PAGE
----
Xianwang’s comments were broadcasted the same day Premier Li Keqiang, China’s second-highest ranking official, arrived in Wuhan to inspect regulation efforts of the disease. His visit is seen as a move to prove the central government’s adequate involvement with this crisis.
In further attempts to impose the travel bans, the Chinese government extended the Lunar New Year holiday by three days. The weeklong celebration started on Friday and was supposed to end this Thursday, but the spreading virus threw a wrench in many people’s travel and celebration plans. Now employees won’t have to return to work until Feb. 3.
International Evacuation Plans
Despite China’s imposed travel bans, other nations have devised plans to evacuate their citizens from high-risk areas and bring them home.
The U.S. Department of State announced its plans to bring select consulate staff members and other American citizens from Wuhan to San Francisco on a flight on Jan. 28.
“This capacity is extremely limited and if there is insufficient ability to transport everyone who expresses interest, priority will be given to individuals at greater risk from coronavirus,” the Department said.
France’s government is arranging similar plans to bring French nationals back from the Wuhan area via air travel. Once these passengers return, they will be required to spend a maximum of 14 days in quarantine.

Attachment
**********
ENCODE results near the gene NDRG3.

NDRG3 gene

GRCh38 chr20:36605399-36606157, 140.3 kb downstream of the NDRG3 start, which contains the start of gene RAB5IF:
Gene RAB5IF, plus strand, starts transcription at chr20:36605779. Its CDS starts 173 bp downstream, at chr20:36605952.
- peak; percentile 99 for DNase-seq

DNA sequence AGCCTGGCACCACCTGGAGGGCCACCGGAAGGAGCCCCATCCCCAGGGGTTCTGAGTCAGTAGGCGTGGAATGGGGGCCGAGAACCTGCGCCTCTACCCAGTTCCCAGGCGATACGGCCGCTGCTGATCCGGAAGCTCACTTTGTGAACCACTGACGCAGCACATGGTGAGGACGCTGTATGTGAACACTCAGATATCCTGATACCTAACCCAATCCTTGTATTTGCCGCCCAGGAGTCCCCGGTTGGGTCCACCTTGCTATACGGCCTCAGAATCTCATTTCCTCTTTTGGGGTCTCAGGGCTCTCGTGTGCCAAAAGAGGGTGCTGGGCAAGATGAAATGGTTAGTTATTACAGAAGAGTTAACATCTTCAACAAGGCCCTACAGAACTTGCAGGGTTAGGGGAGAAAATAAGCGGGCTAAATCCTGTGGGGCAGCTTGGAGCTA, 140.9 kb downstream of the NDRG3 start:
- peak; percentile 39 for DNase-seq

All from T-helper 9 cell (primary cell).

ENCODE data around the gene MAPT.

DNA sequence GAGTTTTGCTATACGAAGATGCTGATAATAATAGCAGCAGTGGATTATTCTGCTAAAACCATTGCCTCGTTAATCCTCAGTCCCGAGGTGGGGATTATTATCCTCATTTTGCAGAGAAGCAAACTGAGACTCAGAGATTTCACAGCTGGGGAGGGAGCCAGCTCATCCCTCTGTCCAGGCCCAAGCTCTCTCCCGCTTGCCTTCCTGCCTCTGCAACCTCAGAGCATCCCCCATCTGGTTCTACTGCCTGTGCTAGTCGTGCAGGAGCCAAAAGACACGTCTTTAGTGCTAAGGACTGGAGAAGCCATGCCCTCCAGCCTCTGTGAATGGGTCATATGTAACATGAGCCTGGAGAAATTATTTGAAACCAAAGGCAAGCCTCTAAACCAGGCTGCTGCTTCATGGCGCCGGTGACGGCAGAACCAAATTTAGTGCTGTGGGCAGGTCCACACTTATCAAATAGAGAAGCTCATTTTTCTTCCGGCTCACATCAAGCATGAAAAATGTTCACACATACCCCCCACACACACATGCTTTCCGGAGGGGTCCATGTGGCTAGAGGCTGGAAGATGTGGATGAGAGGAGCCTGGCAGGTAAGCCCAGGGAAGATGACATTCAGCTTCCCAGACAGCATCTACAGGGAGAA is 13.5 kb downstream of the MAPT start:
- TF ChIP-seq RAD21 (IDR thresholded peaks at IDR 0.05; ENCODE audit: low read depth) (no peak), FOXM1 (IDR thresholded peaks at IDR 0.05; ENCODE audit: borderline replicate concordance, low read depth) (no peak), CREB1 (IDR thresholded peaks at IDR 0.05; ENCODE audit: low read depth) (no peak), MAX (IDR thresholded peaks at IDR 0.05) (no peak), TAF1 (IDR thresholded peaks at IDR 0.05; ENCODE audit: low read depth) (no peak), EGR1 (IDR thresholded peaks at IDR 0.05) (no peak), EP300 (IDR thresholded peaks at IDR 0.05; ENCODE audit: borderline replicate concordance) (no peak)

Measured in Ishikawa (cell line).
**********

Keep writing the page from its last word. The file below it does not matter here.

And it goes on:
Japan also said they would be chartering at least one plane this week to bring citizens home from Wuhan.
See what others are saying: (New York Times) (CNN) (CBS)
China Rushes to Build New Hospital as Coronavirus Spreads
- Chinese authorities announced plans to build a 1,000-bed hospital in Wuhan by Feb. 3 to treat patients of a deadly new virus that has killed at least 26 people.
- More than 800 cases of the never-before-seen strain of the coronavirus have been detected.
- The majority of the cases are in China, though some have been found in other countries, including the United States.
- Officials hope the new hospital will help alleviate some of the pressure on China’s healthcare system, which has been overwhelmed in the wake of the outbreak.
Race to Build Hospital
In the wake of the new coronavirus outbreak that has killed at least 26 people, China announced plans on Friday to quickly build a 1,000-bed hospital to treat patients of the epidemic.